Is there more to being faithful than being monogamous?
The lack of sexual confidence, growth, and connection in marriage is staggering and sad.
Too often married individuals respond to unsatisfactory or nonexistent sexual intimacy in their marriage with this binary question. In other words, they feel they have to shut down or “turn off” their sexuality because it hasn’t been working (or has never worked) or they conclude that they will have to look for a partner or other outlet outside of the marriage in order to find sexual fulfillment.
I see a lot of clients in my practice who have tried, or are still trying, one of these two options. Let me share how couples often find themselves feeling stuck between them.
Shut Down Sexuality
There are many reasons someone may have sexuality that is currently “shut down” (turned off, ignored, not acknowledged, repressed, etc.) Marriages where one or both of the spouses have “shut down sexuality” have healthy and fulfilling sex less than 10 times a year, some less than 6 times a year, and some who haven’t had sex at all in one or more years.
There are many reasons that someone may not be ready or willing to “turn it on” again after realizing that their sexuality is shut down. Many of these reasons come from fears. One fear that can keep someone from putting forth the effort to “turn it on” is the fear of rejection that may have occurred earlier in the relationship or in a previous relationship. Another is the fear of embarrassment. Our culture is pretty flawed in how it portrays what is “attractive” or “sexy” and most of us can’t live up to the Hollywood definitions. For some it’s the fear of failure to physically perform as they or their spouse expects them to perform. They fear that their bodies can’t respond sexually in the ways it once did or is expected to. Most of these fears present in the form of some level of sexual anxiety.
Other reasons someone may be unwilling or not ready to “turn it on” again are based on pain. Some of the pain associated with “shut down sexuality” can be from past painful sexual experiences that has resulted in damage to genitals, or other body parts. Some pain can be from physical challenges associated with other parts of the body that make sex physically uncomfortable, like pain in the knees or back. Sometimes various other painful sexual functioning issues that have never been addressed are contributing to keeping sex “turned off”, including emotional or relational pain.
Other reasons for “shut down sexuality” can include emotional trauma, previous sexual abuse, relational conflict, religious teachings, fear of intimacy, spouse unwillingness, or clinical mental health issues.
The books and articles written for “why people cheat” are many and varied. Some today see “go-elsewhere” sex as “no big deal” sex and advocate for “open” marriages and relationships. Regardless of the varying opinions out there, most marriages want and expect sexual and emotional fidelity in their relationship with their spouse. And for those who have made vows of chastity, I’m not proposing justifications for going elsewhere, but there are reasons and situations behind all behaviors. Here’s a few of the common reasons (not excuses) some choose to “go elsewhere.”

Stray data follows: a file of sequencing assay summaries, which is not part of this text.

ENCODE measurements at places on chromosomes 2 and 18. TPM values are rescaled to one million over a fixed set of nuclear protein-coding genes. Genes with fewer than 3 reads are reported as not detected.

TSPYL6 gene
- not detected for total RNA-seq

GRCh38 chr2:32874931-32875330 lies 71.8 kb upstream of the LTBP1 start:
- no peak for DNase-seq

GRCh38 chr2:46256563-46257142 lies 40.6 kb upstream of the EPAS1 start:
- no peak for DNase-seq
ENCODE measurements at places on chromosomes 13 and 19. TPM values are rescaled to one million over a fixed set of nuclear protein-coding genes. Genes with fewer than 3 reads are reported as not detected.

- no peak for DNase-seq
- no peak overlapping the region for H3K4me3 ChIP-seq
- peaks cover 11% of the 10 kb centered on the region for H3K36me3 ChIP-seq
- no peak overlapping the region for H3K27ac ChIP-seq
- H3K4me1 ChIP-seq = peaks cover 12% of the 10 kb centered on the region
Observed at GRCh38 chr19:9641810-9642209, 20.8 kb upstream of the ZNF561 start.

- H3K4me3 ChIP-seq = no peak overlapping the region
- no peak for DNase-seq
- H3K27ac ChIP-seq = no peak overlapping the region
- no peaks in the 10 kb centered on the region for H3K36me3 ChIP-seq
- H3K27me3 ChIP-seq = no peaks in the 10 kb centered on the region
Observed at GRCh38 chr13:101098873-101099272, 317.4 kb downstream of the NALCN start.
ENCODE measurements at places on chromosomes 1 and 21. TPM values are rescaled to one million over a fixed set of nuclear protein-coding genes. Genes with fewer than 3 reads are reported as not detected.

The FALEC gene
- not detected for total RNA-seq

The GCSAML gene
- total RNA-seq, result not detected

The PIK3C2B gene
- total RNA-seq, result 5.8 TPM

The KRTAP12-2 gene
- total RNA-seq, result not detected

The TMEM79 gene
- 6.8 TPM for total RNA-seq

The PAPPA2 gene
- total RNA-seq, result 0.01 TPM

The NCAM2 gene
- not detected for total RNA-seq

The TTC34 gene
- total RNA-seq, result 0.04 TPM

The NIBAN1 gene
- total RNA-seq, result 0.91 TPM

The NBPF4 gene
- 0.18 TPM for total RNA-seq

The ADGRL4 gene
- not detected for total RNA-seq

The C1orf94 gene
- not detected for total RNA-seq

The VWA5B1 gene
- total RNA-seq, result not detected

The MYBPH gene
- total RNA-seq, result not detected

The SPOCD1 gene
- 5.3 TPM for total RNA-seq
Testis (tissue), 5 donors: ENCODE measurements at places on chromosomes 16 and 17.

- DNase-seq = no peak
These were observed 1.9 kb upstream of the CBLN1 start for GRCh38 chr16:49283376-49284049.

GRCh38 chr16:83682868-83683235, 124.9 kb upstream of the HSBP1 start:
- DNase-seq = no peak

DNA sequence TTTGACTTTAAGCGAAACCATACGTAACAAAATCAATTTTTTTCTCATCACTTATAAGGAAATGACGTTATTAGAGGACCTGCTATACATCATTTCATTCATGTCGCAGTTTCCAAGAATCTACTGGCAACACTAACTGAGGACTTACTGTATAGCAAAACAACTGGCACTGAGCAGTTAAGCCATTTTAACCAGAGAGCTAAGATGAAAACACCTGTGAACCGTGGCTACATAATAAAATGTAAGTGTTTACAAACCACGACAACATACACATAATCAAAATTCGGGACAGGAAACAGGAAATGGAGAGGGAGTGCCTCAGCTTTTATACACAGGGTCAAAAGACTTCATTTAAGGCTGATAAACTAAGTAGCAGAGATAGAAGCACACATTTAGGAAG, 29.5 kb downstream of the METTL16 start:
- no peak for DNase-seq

The absence of or increasing distance in emotional intimacy can be a precursor to the “go-elsewhere” response. Sex is much more than an act, so many marriages with regular sexual contact can still be vulnerable to “go-elsewhere” behavior if the alternative sought holds the promise, or facade, of emotional connectivity and intimacy. This idea is more than just the lack of romance, though lack of romance can definitely contribute to the bigger issue of lack of intimacy. One date night a month or even one a week can be really helpful things to any marriage, but intimacy that is reduced to a few hours a month or a few hours a week is still likely to be missing the boat.
Sexual stagnation is often a factor in “go-elsewhere” decisions as well. Sexual stagnation occurs when sex has become predictable, lethargic, and repetitive in expression. The longer a marriage is in this situation, the more the rut feels like a sexual grave. Stagnation can begin slowly and unnoticed. There are often good reasons it begins: job demands, time pressures, kids, religious activities, lack of physical fitness, or just assuming that you know all there is to know about your mate. Most of us innately know that sex wasn’t supposed to be this way. No one expects their married sex life to be the same 5 years after the wedding, they want it to be better! But when efforts for improvement fail (which they do at times for every marriage) some couples settle for stagnant sex.
My own practice would validate other contributing factors that occasionally pop up: early negative experiences with spouse, unplanned romantic relationship with a 3rd party, conflict in the marriage, a sexually “shut down” spouse, pursuit of media-fantasy sex, and clinical mental health issues. Marriages where one or both of the spouses have drifted toward “Go-Elsewhere Sexuality” are at risk of facing an extramarital sexual affair, heavy pornography use, addiction to sexually risky behaviors, and/or have had one or more sexual relationships outside of their marriage.
In some marriages, both spouses take the same response, and in some one spouse has chosen one response and their spouse the other. These two lists are far from exhaustive as every individual case is just that, individual. However, those noted here are common.
If you find yourself in one of these two responses to an unfulfilled married sex life, (or you think you drifting steadily towards one of them), get caring, supportive, and competent professional help.